The Blotter is back from the beach

I’m back today, having spent all last week camping at Manresa State Beach, about eight miles south of Santa Cruz. It was gorgeous by day, and there’s nothing more soothing than listening to the crashing of waves upon a beach as you fall asleep in your tent each night. And, at $25 a night, it was a vacation even a journalist could afford.

Why am I telling you? Because this trip made me that much more positive that closing or reducing services at state parks, as Gov. Arnold Schwarzenegger had proposed in his original 2008-09 budget proposal, would be a travesty. Manresa wasn’t targeted for closure, but it was among the state beaches at which lifeguard service was to be reduced. He backed off the plan in his May revision.

I said it once and I’ll say it again: This is public land, bought and protected with taxpayer funds so all Californians — rich or poor, young or old, white or of color — could have a chance to see their own place in the natural world. I saw an enormous diversity of people enjoying the campgrounds and the beach last week, enjoying and respecting a fantastic natural resource.

We’ve neglected these parks and beaches with ever-dwindling budgets for decades; it’s time at least to leave ’em alone, if not to find a way to shore up their infrastructure so future generations can enjoy them, too. Maybe the answer is something like the California State Park Access Pass program that Assembly Budget Committee Chairman John Laird suggested this spring: instituting a $10 surcharge on vehicle license fees of all non-commercial vehicles and a subset of commercial vehicles in California, and using that money to provide Californians with free day-use access to virtually all state parks, with no day-use or parking fees required. (Interesting coincidence: Manresa State Beach is in Laird’s district.)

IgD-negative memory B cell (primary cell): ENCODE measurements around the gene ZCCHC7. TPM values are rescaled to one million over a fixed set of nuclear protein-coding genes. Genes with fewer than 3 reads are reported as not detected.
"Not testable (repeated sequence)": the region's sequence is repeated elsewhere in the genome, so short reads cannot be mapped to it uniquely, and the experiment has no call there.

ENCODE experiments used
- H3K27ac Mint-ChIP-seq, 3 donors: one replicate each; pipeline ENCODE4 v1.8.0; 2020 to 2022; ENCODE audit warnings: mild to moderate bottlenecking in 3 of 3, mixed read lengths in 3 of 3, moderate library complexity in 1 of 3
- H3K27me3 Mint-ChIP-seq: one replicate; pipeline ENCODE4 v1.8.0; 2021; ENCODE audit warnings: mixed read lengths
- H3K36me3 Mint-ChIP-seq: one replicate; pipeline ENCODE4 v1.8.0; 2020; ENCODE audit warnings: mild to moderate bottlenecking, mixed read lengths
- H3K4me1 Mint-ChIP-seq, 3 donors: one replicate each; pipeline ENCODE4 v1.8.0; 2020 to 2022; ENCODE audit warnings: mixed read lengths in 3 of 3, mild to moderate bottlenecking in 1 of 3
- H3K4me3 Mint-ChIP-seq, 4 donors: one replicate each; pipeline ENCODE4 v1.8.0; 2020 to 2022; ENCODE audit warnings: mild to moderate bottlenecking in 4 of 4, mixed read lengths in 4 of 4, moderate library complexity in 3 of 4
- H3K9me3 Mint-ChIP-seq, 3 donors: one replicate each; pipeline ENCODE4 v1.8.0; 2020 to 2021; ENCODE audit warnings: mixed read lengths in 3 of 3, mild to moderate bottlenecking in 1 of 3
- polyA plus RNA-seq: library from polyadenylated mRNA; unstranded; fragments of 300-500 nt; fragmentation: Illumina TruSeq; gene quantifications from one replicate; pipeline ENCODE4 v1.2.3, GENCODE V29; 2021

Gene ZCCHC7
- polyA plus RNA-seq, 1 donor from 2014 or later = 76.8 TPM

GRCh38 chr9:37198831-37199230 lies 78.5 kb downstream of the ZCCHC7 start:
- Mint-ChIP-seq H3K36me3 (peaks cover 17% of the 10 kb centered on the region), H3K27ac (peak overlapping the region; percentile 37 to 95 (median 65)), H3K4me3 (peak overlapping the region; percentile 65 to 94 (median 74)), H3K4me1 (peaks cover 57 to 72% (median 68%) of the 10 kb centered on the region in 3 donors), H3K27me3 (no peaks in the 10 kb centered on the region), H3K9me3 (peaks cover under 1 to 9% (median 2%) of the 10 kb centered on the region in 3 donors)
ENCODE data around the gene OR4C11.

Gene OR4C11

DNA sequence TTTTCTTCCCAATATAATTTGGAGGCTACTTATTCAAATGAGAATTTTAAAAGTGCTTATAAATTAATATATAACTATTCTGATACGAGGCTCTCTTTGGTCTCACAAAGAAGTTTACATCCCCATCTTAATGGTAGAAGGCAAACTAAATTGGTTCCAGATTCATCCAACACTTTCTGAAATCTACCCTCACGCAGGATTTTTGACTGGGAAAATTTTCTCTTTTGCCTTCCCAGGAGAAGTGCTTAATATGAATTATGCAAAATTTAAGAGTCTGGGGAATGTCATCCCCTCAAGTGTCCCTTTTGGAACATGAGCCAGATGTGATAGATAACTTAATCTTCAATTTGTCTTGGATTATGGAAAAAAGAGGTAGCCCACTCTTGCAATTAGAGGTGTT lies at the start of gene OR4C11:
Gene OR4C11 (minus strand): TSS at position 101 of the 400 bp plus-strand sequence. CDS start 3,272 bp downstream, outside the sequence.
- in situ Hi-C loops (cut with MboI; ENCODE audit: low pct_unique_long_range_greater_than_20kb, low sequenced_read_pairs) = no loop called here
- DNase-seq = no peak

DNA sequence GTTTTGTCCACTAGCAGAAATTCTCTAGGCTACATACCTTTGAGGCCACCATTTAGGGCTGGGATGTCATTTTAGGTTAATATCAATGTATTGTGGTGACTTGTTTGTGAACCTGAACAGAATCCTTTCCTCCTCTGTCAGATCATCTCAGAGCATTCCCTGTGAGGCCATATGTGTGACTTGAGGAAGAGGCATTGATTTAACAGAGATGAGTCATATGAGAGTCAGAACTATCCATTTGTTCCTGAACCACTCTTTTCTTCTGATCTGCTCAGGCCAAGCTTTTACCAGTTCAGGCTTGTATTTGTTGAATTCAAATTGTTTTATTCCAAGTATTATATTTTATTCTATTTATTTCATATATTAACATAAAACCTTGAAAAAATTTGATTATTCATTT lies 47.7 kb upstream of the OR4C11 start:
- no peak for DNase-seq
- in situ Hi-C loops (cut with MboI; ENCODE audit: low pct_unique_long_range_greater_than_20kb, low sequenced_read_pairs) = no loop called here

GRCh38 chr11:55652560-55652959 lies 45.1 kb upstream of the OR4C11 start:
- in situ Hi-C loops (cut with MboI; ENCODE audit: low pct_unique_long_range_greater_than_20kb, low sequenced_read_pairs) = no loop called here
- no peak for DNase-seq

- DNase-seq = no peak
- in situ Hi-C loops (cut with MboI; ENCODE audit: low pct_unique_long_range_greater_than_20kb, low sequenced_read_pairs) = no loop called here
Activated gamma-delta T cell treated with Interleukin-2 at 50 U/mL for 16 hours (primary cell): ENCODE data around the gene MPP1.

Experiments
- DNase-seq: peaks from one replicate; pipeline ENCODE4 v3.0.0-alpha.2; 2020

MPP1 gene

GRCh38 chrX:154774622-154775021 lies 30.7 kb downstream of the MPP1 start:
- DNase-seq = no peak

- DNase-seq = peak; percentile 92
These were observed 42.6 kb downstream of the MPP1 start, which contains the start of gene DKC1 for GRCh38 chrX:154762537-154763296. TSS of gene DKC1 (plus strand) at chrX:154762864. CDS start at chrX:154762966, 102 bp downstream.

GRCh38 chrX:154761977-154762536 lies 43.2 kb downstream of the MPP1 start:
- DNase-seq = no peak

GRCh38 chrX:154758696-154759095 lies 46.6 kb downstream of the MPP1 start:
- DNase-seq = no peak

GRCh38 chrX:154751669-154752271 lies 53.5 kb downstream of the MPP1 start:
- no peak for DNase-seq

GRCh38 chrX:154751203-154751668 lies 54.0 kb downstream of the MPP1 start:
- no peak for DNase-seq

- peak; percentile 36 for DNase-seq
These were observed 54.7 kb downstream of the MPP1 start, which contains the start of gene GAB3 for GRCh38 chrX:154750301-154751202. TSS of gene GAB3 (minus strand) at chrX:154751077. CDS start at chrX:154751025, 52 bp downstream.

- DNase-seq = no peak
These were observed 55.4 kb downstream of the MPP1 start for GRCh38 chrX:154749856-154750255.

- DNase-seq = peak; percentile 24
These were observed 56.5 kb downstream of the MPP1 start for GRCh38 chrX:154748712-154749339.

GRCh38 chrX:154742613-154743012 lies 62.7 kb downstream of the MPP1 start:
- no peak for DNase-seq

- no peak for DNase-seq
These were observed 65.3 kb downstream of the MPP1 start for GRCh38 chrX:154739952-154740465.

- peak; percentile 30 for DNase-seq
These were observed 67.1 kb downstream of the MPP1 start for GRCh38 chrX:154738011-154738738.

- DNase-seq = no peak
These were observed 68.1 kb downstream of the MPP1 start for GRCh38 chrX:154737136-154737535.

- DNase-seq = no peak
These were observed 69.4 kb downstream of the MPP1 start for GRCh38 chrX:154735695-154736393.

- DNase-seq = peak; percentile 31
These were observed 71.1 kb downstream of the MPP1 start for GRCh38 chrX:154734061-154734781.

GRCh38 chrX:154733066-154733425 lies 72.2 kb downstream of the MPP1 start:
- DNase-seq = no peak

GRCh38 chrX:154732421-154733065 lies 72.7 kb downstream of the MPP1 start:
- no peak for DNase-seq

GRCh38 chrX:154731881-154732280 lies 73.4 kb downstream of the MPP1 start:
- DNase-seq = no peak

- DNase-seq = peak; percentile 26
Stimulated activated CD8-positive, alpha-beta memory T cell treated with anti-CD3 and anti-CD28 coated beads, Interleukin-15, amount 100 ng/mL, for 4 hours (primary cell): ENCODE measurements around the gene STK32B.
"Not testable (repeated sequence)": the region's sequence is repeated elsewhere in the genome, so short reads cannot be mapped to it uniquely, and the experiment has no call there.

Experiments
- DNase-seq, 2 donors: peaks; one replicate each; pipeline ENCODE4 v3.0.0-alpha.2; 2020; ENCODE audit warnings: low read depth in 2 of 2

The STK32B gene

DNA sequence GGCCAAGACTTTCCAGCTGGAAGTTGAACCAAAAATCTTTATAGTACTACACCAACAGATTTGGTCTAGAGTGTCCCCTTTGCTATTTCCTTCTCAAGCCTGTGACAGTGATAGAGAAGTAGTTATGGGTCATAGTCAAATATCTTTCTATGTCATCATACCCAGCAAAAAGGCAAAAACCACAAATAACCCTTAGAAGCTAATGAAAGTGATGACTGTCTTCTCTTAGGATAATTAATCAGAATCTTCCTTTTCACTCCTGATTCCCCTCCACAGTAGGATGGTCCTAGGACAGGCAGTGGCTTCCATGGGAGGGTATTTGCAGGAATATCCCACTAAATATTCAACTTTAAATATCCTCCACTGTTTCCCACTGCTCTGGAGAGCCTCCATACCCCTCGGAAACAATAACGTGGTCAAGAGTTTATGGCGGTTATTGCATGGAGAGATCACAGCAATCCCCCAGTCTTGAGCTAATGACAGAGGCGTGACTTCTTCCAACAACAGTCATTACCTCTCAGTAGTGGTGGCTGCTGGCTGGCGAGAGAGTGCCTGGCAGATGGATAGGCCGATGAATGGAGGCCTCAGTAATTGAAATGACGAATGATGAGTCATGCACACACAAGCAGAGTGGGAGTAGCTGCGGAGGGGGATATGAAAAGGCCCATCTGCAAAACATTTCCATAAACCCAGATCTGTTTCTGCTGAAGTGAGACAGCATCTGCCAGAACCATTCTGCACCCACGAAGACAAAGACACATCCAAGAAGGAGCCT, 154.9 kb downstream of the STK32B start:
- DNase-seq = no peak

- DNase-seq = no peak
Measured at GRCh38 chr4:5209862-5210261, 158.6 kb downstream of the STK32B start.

Or maybe that’s not the best plan. But we need a far-sighted solution, not more knee-jerk cuts.


Events Wednesday, Saturday on budget crisis

Assemblyman Sandre Swanson, D-Oakland, will host a regional town hall on California’s budget crisis from 10 a.m. to noon this Saturday, May 3 at Alameda’s Encinal High School, 210 Central Ave.

Assembly Budget Committee Chairman John Laird, D-Santa Cruz, will make a presentation on the budget, while assemblywomen Loni Hancock, D-Berkeley, and Mary Hayashi, D-Castro Valley, also will take part.

Swanson says there’s “an incredible outcry” against Gov. Arnold Schwarzenegger’s plan to cut all government services by 10 percent across the board, as this would cripple schools, social services and other vital public functions. “In these incredibly difficult budget times, and with so many vital services at stake, it is important that we have a conversation about what our priorities in this state really are. That discussion has to begin in our communities.”